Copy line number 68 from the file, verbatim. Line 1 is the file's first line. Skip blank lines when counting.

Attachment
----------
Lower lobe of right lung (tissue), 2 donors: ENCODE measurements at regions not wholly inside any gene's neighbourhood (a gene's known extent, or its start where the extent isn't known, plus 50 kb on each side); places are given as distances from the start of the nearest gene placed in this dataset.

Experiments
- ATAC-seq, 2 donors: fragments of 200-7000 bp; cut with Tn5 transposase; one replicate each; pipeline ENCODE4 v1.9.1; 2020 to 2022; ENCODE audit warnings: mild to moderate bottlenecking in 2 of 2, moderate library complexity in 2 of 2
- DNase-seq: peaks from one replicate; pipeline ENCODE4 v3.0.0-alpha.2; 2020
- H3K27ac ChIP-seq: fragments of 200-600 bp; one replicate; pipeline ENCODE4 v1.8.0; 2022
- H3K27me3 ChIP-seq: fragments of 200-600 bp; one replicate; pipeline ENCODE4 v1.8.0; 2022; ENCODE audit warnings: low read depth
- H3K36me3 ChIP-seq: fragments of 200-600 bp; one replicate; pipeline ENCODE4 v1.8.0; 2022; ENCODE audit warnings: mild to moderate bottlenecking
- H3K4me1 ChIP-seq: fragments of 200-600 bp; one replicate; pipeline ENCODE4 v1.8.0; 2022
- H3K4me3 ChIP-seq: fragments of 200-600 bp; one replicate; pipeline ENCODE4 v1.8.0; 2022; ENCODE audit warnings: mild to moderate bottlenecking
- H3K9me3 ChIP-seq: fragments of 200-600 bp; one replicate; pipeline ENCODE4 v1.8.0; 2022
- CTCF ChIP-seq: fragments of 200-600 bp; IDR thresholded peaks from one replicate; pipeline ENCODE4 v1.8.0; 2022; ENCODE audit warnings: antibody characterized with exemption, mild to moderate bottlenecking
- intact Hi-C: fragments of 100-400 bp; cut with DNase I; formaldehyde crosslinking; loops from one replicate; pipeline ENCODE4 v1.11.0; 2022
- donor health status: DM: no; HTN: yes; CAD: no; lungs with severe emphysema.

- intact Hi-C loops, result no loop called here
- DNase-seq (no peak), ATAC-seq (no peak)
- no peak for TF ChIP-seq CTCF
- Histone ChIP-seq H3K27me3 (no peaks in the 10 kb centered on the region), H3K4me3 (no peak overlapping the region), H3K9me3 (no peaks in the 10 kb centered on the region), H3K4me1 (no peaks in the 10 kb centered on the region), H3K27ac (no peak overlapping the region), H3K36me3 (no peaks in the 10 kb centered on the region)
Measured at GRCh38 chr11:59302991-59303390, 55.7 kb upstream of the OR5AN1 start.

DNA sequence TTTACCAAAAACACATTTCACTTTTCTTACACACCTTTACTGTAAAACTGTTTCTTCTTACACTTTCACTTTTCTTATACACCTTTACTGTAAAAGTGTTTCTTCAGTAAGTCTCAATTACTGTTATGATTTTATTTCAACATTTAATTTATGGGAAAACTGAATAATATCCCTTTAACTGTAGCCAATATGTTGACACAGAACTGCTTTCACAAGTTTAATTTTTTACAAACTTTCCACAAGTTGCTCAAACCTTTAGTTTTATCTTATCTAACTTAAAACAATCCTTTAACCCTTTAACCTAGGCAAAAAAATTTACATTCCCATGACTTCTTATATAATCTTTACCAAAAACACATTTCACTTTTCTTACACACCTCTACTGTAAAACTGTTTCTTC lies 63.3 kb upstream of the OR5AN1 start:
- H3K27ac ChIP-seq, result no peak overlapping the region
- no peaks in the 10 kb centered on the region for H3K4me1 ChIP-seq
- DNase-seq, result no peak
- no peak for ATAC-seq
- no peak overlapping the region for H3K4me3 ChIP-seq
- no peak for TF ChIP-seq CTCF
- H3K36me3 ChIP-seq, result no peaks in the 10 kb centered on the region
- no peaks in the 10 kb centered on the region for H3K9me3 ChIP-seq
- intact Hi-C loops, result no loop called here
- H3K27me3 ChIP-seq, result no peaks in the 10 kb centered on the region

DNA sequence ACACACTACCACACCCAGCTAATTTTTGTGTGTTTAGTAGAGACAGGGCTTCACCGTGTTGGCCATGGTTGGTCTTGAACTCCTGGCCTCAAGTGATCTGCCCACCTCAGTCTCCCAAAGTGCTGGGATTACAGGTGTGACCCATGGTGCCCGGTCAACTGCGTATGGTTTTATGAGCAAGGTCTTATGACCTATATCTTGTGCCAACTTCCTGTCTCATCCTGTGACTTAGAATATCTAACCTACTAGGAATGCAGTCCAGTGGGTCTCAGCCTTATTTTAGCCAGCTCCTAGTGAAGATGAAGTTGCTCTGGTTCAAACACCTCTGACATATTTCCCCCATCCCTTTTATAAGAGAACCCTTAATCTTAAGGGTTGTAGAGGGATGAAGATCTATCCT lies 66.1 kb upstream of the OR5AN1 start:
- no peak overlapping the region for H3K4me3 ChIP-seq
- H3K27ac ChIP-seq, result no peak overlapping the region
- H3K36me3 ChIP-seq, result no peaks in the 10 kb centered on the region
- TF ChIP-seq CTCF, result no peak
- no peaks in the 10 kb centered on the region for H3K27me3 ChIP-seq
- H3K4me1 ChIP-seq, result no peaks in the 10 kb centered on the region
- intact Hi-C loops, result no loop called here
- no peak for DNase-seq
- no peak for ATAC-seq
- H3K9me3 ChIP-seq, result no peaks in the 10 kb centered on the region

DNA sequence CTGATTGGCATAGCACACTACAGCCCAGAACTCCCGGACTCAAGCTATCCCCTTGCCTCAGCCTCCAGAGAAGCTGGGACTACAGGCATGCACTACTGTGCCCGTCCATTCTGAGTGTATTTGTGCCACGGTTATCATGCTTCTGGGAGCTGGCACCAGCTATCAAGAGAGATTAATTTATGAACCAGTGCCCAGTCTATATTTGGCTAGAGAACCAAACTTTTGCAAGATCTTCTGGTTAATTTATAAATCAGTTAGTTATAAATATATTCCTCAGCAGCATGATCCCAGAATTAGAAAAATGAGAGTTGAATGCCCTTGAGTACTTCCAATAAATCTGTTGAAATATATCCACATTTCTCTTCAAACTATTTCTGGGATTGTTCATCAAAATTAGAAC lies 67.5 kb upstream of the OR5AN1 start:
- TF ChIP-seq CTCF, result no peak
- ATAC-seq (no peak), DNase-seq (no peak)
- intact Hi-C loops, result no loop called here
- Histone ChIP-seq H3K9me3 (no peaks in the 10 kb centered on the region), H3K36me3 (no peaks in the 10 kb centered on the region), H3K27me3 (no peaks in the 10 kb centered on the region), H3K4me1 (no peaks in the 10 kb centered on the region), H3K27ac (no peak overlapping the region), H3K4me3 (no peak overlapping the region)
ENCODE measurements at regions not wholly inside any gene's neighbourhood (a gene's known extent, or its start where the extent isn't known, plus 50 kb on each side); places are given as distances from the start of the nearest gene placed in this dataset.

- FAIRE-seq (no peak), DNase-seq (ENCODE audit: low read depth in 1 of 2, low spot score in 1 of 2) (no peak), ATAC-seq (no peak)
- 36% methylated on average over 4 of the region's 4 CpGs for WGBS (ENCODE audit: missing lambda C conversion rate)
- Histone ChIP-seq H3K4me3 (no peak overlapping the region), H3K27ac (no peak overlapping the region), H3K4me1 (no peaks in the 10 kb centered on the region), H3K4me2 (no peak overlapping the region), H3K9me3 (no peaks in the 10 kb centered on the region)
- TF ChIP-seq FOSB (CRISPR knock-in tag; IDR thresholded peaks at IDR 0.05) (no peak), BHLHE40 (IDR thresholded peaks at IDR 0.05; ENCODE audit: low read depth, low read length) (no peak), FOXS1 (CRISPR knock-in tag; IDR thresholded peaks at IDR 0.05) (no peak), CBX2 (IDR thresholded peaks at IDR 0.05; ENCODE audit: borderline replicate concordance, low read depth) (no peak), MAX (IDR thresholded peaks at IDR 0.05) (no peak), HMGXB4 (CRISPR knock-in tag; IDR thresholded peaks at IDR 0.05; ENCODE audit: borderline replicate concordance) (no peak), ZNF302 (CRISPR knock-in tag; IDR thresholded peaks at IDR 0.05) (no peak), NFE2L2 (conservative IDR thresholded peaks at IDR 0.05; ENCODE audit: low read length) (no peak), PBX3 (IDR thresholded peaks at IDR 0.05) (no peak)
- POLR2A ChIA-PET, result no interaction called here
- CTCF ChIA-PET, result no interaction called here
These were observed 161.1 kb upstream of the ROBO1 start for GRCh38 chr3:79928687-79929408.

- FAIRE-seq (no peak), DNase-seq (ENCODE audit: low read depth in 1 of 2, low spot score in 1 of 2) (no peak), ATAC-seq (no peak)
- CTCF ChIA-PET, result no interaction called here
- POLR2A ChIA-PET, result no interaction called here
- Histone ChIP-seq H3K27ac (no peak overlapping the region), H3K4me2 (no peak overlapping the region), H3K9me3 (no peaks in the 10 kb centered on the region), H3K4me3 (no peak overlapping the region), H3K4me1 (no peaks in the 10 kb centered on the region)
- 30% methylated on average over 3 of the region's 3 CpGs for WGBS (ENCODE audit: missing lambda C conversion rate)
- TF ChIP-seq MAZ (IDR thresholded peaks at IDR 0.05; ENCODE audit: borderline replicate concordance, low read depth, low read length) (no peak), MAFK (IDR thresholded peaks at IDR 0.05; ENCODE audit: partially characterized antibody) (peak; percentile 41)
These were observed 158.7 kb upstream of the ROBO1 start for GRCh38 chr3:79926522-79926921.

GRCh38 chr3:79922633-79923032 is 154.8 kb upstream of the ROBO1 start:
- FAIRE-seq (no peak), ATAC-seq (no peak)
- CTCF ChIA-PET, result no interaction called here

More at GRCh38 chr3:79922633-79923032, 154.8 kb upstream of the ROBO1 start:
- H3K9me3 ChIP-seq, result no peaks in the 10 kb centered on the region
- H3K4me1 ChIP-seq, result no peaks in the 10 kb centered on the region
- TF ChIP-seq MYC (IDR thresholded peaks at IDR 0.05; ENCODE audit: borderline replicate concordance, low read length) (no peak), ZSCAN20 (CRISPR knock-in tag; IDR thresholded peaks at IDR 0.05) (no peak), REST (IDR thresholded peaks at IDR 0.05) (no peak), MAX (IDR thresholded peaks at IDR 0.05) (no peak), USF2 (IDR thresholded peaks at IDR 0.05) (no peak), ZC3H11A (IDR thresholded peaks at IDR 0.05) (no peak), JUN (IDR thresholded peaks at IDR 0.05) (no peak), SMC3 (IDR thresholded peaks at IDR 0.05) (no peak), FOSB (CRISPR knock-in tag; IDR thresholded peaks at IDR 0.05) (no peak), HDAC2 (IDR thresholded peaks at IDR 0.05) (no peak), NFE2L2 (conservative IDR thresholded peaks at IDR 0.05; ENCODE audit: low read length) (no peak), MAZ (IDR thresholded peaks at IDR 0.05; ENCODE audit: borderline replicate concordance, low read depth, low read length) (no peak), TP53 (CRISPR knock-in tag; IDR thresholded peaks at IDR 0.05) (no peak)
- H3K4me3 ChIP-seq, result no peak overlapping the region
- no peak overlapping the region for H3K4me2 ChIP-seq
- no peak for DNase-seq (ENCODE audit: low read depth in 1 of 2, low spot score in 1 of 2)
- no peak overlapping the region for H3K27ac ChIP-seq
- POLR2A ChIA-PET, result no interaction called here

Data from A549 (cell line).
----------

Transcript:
- H3K4me3 ChIP-seq, result no peak overlapping the region